They had the Pink Viper box in store display for mother’s day. A different store regularly displayed the Lime one also. Both in comparison are much better quality drawer slides and overall just feel sturdier than even the best Craftsman ones, with the stainless ones being the best. It was close, but toward the end of the store that closed down I went in and compared the boxes, and tried to talk them into selling me some of the better quality display models at severely reduced price. The Lime they regularly had before had been out on display for about the same length of time and probably slid in & out the same number of times, but was a lot more smooth in the long term than the top Craftsman ones.
Stuart is right in using the term self closing. “soft close” is an entirely different feature which is often used in conjunction with “self closing”. The soft close is an air cushioned “hydraulic” damper meant to stop the door or drawer from slamming shut. The slamming shut is of course a direct result of the self close feature, which was mostly reserved for European cup hinges, youngdale hinges and some standard overlay hinges, until recently when the technology came to drawer slides. The self closing feature on a slide is the mechanism which pulls the drawer shut once the 3 or 4 inch threshold is reached towards the back of its travel. I believe this mechanism was first seen in under mount Blum tandem slides and the made its way to side mounted ball bearings. Of course after this feature was implemented, it became necessary to also add the soft close damper so that it would close itself, but not in a sudden jarring motion. So there’s your lesson on the difference between “soft close” and “self close”.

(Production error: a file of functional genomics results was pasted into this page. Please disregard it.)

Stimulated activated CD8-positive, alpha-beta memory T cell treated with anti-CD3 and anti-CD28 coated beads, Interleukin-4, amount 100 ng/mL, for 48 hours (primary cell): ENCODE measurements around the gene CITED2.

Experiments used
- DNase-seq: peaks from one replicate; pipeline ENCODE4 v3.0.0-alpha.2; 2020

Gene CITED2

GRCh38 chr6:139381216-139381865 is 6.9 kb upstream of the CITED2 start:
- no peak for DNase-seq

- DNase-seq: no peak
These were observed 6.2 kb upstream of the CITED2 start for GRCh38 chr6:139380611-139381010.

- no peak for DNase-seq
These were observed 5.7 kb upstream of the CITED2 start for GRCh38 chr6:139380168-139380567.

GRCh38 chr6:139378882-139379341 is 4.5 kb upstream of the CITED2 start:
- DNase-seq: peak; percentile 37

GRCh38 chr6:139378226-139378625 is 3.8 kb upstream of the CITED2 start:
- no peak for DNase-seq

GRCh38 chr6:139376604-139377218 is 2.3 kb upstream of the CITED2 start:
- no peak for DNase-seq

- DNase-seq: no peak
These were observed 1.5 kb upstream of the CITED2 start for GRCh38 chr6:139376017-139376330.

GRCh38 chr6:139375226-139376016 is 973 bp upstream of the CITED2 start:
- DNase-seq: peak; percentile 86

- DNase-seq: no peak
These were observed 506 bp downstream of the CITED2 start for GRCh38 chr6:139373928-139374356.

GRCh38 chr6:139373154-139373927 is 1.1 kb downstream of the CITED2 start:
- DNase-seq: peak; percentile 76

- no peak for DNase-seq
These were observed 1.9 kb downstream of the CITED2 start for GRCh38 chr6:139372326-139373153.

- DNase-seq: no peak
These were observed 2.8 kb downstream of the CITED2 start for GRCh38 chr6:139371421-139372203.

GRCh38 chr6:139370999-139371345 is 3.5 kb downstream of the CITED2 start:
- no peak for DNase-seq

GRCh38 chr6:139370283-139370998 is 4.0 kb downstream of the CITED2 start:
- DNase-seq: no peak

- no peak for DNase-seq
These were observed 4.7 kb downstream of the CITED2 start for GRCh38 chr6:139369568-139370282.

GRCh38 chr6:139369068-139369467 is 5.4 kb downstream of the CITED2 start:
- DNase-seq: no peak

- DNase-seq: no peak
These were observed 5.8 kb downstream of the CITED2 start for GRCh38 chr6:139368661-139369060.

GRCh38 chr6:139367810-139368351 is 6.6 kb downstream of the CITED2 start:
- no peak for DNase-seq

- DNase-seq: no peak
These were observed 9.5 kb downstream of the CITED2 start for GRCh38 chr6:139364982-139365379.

Thanks for the detailed clarification!
Most of the soft-close/self-close drawers I’ve seen close much more slowly and gradually. The Craftsman drawer slides shown above close with a rapid acceleration. I suppose that’s technically still self-closing, but all self-closing/soft-closing drawers I’ve seen have a soft acceleration and then constant velocity as the drawers gently close.
Description nuances aside, the drawer slides are still horrible. Self-closing/soft-closing means nothing if you have to exert a lot of effort to trigger the retracting mechanism. At the end of the day this is still an unhelpful design.